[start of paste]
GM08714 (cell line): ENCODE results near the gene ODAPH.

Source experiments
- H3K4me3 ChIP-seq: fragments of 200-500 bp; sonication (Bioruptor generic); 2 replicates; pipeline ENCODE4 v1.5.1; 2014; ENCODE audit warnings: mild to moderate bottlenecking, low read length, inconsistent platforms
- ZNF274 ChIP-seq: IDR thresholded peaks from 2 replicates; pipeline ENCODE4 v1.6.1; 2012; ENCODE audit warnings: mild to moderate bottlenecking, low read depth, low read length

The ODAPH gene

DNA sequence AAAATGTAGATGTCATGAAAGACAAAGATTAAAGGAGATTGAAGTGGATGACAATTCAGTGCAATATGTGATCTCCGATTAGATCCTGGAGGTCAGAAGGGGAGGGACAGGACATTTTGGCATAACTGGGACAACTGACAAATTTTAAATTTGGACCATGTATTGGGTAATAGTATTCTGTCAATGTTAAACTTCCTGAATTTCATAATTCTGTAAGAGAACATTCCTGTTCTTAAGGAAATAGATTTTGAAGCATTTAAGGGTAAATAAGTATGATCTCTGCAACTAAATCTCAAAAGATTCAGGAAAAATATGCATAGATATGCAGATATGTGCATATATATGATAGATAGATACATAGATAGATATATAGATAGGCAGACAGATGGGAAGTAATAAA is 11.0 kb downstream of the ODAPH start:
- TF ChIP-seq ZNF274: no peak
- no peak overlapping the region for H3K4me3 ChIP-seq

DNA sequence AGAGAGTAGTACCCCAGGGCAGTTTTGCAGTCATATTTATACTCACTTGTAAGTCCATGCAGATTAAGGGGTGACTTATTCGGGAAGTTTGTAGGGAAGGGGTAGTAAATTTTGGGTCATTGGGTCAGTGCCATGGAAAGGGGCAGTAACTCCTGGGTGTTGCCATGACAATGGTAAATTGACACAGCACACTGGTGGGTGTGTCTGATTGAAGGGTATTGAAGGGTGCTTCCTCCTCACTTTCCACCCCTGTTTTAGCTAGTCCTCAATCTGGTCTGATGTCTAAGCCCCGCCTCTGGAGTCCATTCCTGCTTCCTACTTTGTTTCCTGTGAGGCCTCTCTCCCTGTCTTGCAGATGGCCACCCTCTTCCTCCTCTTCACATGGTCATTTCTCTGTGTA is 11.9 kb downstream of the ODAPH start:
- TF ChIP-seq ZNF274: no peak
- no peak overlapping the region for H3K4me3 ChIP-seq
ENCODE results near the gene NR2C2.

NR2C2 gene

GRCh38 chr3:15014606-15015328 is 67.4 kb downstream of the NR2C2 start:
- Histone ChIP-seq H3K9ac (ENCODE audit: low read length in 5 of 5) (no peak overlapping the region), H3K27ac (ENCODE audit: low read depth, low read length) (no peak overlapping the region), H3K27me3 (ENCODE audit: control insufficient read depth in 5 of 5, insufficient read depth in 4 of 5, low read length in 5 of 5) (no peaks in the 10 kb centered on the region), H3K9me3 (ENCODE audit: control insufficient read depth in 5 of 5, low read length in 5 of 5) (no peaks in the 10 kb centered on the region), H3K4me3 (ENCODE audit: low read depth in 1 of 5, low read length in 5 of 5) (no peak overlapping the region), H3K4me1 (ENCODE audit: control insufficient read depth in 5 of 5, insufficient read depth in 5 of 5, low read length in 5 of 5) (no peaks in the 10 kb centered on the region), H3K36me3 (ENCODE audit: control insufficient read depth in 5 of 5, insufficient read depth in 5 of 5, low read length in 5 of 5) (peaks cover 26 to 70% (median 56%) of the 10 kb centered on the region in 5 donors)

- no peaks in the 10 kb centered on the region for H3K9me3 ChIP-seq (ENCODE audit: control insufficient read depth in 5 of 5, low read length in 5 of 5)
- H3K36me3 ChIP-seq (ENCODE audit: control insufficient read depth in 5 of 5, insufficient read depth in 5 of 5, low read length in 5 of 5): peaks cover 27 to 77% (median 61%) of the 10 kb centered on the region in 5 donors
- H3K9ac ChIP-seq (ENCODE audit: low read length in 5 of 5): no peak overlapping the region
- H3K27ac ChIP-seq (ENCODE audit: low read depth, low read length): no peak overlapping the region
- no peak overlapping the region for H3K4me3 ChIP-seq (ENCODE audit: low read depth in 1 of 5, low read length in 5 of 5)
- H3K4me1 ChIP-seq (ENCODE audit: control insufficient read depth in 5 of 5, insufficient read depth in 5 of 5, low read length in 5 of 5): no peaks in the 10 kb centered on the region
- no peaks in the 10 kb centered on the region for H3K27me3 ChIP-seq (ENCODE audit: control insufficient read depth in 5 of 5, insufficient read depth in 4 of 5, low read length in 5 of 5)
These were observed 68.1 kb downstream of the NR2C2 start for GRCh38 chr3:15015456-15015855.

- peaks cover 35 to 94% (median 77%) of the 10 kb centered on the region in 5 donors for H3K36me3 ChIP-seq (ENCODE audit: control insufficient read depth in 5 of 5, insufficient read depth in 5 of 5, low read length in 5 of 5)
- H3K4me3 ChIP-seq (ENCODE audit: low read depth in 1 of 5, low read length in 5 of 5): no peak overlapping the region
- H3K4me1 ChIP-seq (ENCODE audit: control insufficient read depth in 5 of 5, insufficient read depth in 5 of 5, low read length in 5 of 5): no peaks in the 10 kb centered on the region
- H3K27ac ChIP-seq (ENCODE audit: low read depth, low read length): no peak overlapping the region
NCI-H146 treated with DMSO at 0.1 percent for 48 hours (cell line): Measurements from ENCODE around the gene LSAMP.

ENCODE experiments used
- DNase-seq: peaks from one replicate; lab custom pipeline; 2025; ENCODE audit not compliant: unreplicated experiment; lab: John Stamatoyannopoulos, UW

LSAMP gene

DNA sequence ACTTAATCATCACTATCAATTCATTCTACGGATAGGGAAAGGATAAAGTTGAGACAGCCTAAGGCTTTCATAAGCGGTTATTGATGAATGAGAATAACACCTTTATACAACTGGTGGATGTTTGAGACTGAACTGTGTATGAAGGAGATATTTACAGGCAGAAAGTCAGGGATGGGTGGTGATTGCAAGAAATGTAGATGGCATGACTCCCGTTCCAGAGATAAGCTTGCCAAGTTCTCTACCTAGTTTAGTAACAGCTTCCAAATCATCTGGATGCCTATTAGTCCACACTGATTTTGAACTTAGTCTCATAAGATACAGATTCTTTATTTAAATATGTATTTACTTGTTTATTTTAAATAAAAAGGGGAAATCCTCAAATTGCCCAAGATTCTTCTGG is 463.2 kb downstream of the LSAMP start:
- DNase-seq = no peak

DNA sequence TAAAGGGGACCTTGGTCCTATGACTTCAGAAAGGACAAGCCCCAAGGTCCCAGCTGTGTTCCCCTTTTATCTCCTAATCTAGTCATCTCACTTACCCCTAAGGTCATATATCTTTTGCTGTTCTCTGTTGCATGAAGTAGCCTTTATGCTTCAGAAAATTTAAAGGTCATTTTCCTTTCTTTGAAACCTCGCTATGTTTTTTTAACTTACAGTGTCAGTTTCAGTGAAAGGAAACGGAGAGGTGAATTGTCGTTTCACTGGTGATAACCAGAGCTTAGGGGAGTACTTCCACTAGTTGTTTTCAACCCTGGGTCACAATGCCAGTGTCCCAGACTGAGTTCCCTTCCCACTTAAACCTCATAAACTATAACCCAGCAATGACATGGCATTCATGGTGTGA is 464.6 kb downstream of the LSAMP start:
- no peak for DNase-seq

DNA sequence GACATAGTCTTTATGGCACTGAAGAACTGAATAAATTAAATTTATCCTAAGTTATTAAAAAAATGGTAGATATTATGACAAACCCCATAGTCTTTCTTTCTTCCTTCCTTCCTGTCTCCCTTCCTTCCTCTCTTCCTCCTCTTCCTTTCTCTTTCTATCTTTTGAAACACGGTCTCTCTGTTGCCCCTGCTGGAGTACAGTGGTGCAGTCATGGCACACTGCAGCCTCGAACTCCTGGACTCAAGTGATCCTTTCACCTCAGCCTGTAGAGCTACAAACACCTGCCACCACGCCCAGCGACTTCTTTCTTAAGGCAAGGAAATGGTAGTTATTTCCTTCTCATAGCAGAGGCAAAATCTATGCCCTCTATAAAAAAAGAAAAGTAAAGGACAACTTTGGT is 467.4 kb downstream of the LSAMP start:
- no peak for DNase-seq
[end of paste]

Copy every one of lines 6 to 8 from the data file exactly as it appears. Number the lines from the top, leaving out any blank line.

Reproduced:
DNA sequence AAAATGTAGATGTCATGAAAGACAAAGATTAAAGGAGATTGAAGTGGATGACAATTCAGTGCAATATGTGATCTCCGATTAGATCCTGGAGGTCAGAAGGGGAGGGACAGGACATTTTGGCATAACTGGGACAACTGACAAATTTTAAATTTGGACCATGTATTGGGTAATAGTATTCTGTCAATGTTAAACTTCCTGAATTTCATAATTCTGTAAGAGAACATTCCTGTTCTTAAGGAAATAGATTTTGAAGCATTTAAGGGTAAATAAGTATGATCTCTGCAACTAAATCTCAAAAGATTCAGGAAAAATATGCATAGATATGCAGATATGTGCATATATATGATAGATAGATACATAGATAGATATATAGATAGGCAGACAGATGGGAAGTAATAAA is 11.0 kb downstream of the ODAPH start:
- TF ChIP-seq ZNF274: no peak
- no peak overlapping the region for H3K4me3 ChIP-seq